FWKCC scholarship winners unveiled

Education was front and center Tuesday, Sept. 17, at the latest Breakfast Speaker Series hosted by the Farragut West Knox Chamber of Commerce.

Not only was University of Tennessee’s Interim President Randy Boyd the guest speaker at the sold-out event in Fox Den Country Club, but the Chamber also singled out two Knoxville Tennessee College of Applied Technology students to receive the organization’s first Workforce Development Scholarships.

Zachary Manges, who is studying industrial electricity, and Abigail Fawver, who is studying to be a dental assistant, received $1,300 and $1,000 respectively from the FWKCC to cover tools, books and any other incidentals they might need.

“I am very grateful for this scholarship,” said Fawver, who graduated from Carter High School earlier this year and just started her dental assistant program two weeks ago. “TCAT is a great school, and I am so excited to be (there).”

Manges, who was born and raised in Knoxville but attended high school in Virginia, came “home” to attend TCAT and started his one-year program in February, he said.

“It was really a nice surprise to get this scholarship,” Manges said. “If it wasn’t for that, I probably wouldn’t have been able to get the tools I needed.”

FWKCC president/CEO Julie Blaylock said a first-time donation of $50,000 from the Knox County Commission earlier this year helped set the wheels in motion to creating the scholarship.

“We have gotten the support of the Town of Farragut for so many years, and they have been wonderful, and now this Spring we were blessed with the County’s donation,” she said. “Because of the support we’re now receiving from both of our direct municipalities, and because the Board decided last year to do more to support workforce/trade development,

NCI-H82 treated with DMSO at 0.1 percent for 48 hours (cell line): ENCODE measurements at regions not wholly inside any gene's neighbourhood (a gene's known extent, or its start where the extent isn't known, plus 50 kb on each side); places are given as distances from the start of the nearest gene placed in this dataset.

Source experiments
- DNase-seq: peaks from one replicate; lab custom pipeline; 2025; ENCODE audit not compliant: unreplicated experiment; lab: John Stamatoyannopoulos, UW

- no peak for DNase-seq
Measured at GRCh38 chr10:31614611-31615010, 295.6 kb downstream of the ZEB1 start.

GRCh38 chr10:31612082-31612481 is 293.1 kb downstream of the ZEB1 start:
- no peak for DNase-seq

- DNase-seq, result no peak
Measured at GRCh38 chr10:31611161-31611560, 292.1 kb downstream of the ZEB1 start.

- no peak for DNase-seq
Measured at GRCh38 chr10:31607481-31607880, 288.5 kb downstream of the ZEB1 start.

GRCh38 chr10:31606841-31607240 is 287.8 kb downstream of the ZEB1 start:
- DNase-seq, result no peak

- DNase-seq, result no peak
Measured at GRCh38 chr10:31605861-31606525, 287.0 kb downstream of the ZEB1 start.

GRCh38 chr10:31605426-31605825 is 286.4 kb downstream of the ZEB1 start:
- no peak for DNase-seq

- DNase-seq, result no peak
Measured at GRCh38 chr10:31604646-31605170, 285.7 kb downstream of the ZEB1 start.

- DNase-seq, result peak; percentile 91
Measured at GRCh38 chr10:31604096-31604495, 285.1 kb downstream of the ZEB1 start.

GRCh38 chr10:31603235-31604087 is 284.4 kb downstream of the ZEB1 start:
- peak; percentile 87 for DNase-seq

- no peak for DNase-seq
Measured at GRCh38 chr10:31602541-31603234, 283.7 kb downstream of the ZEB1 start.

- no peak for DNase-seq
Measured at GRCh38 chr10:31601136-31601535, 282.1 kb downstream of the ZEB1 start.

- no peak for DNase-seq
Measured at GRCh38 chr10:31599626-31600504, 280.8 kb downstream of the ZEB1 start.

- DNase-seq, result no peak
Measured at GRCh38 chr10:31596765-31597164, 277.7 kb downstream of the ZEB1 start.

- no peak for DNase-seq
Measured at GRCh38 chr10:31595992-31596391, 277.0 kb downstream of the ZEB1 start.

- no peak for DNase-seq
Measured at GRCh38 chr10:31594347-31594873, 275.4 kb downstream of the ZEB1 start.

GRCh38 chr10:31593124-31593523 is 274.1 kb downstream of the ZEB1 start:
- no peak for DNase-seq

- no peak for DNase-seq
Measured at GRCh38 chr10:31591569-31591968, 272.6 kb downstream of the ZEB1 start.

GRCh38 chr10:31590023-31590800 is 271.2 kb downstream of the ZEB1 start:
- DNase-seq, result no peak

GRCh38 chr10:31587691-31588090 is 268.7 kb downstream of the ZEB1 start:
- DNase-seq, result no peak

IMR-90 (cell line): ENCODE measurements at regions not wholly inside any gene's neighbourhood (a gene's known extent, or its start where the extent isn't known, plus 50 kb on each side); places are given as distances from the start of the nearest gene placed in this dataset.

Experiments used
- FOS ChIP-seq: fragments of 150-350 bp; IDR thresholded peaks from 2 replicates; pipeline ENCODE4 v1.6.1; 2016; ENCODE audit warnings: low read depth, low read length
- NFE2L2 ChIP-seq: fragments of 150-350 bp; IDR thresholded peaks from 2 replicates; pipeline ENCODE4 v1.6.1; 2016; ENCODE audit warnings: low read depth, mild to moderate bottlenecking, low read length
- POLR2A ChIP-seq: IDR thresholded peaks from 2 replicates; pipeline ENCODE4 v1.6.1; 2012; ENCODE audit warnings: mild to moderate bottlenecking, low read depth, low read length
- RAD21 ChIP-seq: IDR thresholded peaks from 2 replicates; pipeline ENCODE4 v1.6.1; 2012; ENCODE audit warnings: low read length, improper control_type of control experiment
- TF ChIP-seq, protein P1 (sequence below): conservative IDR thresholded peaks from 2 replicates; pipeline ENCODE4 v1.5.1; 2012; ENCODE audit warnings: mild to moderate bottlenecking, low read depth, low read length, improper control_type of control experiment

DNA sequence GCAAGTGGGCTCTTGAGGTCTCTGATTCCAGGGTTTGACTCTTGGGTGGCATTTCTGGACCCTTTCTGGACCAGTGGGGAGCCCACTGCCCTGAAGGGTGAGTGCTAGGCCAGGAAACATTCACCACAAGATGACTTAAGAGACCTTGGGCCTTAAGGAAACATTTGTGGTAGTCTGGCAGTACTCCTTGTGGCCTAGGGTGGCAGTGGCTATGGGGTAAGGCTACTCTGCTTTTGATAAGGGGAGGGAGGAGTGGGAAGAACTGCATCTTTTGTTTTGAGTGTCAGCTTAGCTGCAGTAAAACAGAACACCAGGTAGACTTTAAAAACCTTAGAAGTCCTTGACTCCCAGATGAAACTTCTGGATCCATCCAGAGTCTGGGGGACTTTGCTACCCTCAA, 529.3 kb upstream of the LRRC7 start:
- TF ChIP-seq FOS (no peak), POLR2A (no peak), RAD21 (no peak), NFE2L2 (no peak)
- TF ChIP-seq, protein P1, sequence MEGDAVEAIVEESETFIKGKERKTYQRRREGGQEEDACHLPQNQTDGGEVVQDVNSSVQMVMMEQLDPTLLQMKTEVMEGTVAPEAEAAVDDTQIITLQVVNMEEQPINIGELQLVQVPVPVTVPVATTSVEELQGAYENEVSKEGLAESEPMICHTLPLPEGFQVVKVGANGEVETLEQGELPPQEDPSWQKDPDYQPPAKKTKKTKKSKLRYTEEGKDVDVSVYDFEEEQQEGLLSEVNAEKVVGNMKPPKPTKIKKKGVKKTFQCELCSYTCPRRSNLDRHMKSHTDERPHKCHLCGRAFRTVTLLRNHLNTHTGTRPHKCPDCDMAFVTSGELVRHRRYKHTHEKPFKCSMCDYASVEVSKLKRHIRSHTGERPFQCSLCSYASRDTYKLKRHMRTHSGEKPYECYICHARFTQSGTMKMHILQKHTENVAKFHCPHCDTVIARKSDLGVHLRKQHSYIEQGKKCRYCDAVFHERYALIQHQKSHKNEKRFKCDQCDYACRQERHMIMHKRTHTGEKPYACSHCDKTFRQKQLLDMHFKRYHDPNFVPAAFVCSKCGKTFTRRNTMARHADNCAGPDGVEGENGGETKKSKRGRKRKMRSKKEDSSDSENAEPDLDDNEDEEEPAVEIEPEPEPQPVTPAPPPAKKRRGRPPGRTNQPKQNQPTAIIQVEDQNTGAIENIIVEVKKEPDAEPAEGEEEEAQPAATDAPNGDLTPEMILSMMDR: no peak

Blaylock met with Knox County Mayor Glenn Jacobs about possible goals and focus ideas, and said he discussed education and job creation. She also met with Patrick Wade, vice president of TCAT, on the Chamber’s role and how it could help with workforce development.

“I was so impressed with everything they did,” she said. “(Wade) never asked us for any money, but I asked him what could we do to help TCAT students.

“I found out the HOPE Scholarship covers a great deal, but what it doesn’t cover — in the way of materials, tools or books — can be really expensive, so I asked about scholarships.”

Blaylock said not only was Wade excited about the suggestion, but so was the Chamber’s Board of Directors, which drafted a scholarship very quickly in early August.

“It was so fast, but had such a short turnaround time — about 10 days — that we were afraid we might not get any applicants, but we had 13 students apply,” she said. “They were all amazing. We gave the applications to the Executive Board, and they reviewed them and tried to narrow them down to just one, but very quickly came back and said, ‘What if we did two scholarships?’

“I was watching this happen over e-mail,” Blaylock added. “And it was just beautiful to see.

“I am just so proud of our Board. We are very fiscally conservative, so it is a big decision for us to give money away. So the fact they wanted to fund two scholarships was just huge.”

Blaylock said plans call for the partnership with TCAT to continue, and more scholarships to be awarded in the years ahead.